With the “steep and sustained” increase in STD cases lately, the Centers for Disease Control and Prevention (CDC) recommends learning the status of your sexual health by getting tested. If you are sexually active or have multiple sex partners, the more you know, the better you’ll be able to keep yourself safe and healthy.
To make your first STD testing experience easy and comfortable, we have developed an STD testing checklist that you can take with you to your appointment.
STD Testing Checklist
- Tell your doctor exactly which STD tests you’d like to have, and if you have a particular concern.
- Tell your doctor if you are concerned about a recent exposure, be it via the genital area or oral sex
- Get tested twice if you think you might have one or more sexually transmitted diseases.
- If you test positive, ask about treatment options when you get your results.
- Talk to your partner about which STDs you may have been exposed to before your STD check.
- Go to a licensed doctor and a reliable testing center that you trust.
- If you have any questions after the test or regarding risk factors, ask a doctor or any health care professional.
Common Questions About STD Testing Near Me
Find out what most people wanted to ask during their doctor’s visit but didn’t:
How Long Are The Results Good For?
The STD results are good and accurate only up until you engage with a new sexual partner. This is also applicable if you have intercourse with a previous partner who got involved with another individual since your last test.
Do You Test For Every STD?
We test for every STD only if you want to be tested for all STDs. If you’re being seen for a regular physical examination, your doctor will not order any STD testing. A doctor will help you determine if you need STD or HIV testing but will only test you for sex-related conditions that you permit to.
What Are the Most Common STDs Doctors Test For?
The most common STDs doctors test for are syphilis, chlamydia, gonorrhea, genital herpes, and human papillomavirus (HPV). They will test for anything additional that you request, but it’s up to you to ask.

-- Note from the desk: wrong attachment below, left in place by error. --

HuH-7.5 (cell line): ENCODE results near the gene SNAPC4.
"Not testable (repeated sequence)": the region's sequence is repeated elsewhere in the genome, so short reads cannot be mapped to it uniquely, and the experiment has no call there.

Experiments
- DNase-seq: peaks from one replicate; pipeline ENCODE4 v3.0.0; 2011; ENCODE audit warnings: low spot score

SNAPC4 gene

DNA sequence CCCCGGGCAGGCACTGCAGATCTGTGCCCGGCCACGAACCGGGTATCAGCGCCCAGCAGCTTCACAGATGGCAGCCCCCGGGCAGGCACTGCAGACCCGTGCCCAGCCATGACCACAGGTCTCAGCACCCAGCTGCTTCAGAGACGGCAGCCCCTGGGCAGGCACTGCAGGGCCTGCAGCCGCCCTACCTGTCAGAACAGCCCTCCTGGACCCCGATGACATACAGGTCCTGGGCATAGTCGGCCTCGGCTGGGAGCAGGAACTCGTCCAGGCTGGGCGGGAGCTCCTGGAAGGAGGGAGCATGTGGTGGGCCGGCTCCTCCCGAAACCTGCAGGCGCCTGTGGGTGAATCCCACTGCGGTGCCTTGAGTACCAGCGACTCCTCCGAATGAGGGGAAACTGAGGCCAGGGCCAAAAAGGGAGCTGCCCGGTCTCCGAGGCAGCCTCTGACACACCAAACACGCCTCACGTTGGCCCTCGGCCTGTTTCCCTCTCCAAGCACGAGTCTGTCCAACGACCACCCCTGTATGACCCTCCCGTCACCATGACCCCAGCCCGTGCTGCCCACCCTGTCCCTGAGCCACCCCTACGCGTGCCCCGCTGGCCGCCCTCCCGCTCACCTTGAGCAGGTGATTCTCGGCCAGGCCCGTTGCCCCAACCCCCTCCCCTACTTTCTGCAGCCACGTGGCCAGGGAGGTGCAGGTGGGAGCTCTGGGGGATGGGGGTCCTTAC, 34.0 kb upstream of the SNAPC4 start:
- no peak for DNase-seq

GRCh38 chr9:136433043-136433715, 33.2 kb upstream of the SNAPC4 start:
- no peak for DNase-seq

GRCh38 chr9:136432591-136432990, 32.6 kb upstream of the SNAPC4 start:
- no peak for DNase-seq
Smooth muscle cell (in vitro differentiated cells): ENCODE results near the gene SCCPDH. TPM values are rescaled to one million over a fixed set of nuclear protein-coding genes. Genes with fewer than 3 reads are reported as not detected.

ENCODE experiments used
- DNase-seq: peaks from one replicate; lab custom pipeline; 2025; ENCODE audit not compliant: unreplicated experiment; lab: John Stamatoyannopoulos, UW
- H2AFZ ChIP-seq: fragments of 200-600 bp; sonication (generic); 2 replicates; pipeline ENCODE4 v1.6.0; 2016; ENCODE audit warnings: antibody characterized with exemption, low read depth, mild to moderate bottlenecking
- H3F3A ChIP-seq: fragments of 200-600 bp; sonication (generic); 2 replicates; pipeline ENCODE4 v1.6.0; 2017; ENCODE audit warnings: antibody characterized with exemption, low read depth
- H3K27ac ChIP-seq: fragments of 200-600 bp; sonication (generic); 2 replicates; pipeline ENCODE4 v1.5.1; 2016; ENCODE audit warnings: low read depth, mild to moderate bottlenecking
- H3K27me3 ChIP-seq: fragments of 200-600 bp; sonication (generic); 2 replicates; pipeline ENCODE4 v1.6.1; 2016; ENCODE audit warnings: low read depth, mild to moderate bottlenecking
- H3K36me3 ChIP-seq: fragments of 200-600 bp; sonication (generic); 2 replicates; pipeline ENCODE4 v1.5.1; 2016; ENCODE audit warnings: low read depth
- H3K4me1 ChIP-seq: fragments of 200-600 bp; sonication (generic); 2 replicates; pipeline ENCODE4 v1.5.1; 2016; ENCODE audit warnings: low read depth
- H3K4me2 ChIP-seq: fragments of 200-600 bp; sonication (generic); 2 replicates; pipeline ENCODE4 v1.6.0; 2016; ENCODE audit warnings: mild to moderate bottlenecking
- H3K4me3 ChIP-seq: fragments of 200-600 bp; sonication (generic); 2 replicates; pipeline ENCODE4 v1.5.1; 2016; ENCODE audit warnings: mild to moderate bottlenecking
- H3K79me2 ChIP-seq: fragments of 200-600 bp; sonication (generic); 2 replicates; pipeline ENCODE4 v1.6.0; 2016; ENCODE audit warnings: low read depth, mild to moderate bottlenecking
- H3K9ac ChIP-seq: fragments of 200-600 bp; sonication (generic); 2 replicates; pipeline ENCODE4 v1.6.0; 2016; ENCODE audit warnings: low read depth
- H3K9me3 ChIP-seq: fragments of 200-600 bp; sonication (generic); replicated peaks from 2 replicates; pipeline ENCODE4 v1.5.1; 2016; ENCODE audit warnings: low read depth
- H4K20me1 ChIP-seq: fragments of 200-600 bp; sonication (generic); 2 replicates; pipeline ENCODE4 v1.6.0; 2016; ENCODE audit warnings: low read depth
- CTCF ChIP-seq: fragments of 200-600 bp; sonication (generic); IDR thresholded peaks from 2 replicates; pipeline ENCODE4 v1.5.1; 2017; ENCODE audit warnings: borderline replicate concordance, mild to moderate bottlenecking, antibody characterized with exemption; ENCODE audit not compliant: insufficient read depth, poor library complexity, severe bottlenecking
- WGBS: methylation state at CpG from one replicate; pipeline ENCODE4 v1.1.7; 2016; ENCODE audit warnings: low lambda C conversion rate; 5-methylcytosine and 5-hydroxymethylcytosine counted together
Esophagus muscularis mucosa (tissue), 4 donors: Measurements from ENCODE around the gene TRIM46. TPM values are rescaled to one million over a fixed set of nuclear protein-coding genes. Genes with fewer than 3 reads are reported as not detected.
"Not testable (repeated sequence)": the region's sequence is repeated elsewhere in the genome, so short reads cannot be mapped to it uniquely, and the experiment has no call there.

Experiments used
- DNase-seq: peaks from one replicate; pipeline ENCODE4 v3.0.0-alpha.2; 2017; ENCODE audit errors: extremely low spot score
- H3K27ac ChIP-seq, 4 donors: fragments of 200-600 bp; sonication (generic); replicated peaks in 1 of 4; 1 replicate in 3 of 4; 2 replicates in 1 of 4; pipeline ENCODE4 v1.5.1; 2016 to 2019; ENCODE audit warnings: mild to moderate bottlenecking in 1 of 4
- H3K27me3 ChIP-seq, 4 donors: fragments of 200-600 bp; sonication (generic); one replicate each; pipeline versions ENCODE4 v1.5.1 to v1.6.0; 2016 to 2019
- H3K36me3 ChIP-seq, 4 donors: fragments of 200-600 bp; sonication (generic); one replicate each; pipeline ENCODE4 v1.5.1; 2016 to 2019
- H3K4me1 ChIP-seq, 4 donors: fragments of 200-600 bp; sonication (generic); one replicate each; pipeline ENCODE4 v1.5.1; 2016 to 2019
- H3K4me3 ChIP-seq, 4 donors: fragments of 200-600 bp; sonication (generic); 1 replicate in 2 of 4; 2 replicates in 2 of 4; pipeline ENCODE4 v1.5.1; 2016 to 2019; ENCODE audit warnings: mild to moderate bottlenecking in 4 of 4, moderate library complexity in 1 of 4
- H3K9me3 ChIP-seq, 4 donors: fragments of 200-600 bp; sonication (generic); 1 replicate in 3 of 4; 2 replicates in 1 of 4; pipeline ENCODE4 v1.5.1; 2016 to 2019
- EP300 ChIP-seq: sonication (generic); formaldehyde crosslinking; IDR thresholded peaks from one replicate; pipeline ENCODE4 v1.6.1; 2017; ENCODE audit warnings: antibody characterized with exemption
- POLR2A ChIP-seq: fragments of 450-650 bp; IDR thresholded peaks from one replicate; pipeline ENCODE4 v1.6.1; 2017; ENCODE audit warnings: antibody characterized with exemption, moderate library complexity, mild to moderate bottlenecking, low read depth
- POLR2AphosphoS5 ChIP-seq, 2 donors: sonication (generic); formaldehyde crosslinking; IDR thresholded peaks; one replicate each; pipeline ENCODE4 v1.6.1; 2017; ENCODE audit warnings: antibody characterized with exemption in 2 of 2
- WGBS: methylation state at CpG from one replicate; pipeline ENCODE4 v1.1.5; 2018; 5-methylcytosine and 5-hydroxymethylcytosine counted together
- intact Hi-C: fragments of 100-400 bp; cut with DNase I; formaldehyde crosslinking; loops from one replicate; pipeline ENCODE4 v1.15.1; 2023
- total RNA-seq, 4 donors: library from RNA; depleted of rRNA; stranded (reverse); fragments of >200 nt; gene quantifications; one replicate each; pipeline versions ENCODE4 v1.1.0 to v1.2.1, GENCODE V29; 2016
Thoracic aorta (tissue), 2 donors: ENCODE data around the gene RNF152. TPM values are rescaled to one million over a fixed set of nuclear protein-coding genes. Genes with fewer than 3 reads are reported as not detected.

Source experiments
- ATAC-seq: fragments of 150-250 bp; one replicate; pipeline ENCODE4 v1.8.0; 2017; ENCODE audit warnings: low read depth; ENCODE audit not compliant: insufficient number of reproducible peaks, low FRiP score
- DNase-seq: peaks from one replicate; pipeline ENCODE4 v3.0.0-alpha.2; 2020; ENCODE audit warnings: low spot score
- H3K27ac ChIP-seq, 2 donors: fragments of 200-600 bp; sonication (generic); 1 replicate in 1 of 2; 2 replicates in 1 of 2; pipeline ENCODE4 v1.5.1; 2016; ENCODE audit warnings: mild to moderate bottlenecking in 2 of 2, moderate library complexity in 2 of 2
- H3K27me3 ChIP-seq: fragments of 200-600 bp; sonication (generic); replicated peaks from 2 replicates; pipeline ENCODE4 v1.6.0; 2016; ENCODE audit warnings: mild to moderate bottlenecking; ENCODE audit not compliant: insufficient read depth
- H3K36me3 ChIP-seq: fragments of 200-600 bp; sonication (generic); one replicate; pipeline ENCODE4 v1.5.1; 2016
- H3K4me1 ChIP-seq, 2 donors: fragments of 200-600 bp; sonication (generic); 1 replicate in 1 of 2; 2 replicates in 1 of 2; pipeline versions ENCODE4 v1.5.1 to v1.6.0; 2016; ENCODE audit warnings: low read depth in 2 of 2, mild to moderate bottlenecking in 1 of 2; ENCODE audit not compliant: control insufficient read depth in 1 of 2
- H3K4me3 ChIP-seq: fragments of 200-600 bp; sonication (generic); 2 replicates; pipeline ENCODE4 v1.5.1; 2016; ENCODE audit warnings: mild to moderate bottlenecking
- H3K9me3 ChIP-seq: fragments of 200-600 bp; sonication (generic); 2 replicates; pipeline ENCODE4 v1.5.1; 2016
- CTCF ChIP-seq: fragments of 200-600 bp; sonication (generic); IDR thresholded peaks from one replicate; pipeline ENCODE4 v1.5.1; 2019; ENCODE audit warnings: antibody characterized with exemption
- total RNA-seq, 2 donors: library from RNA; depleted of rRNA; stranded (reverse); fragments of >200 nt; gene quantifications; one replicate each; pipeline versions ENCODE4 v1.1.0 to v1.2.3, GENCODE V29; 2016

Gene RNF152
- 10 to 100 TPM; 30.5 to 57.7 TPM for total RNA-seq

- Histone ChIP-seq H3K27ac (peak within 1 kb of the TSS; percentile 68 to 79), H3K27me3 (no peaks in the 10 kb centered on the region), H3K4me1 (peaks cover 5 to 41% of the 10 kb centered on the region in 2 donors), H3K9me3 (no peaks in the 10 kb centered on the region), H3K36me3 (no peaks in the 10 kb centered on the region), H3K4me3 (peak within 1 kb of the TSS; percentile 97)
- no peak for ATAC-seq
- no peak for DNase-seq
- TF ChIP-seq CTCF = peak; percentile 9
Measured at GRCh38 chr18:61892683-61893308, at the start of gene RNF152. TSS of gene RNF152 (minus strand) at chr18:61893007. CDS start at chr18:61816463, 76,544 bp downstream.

Should I Include A Regular Blood Test On My STD Testing Checklist?
You should not include a regular blood test on your STD testing checklist. A blood test will only show results for health problems or medical conditions that your doctor deems necessary for a proper diagnosis, such as checking the status of your liver or kidney. A standard urine sample should suffice.
Should I Ask Questions?
It’s important to ask as many questions as you have about results, be it positive or negative, and about medical treatment. If your healthcare provider would not provide straightforward answers when you go in for HIV, AIDS, or STD testing, go to a different doctor. This is your health and you need to be able to fully comprehend it.
Will My Doctor Share My Results?
Your doctor should share your results with you in a private setting. At Statcare, STD testing is completely confidential. Your test results are private. We provide all patients with email instructions on how to gain access to their STD results over the internet.
What If I Can’t Afford All Of The Tests?
If you can’t afford all of the tests for sexually transmitted diseases, it is understandable. There are health centers and non-profit facilities that offer STD tests that are less costly or free. Consult your local health department for a list of locations.
Statcare is quite transparent with prices and fees. If you have insurance, you can check our website for accepted insurance plans.
Why Should I Choose an Urgent Care Clinic For STD Testing?
You should choose an urgent care clinic for STD testing if you want it quick yet efficient. You can check the Centers for Disease Control and Prevention (CDC) for an urgent care center, like Statcare, which is CLIA certified.
Don’t rely on home testing kits to determine whether or not you have a sexually transmitted infection. Take the time to visit a certified STD testing center, like Statcare, to get proper testing, reliable and accurate results.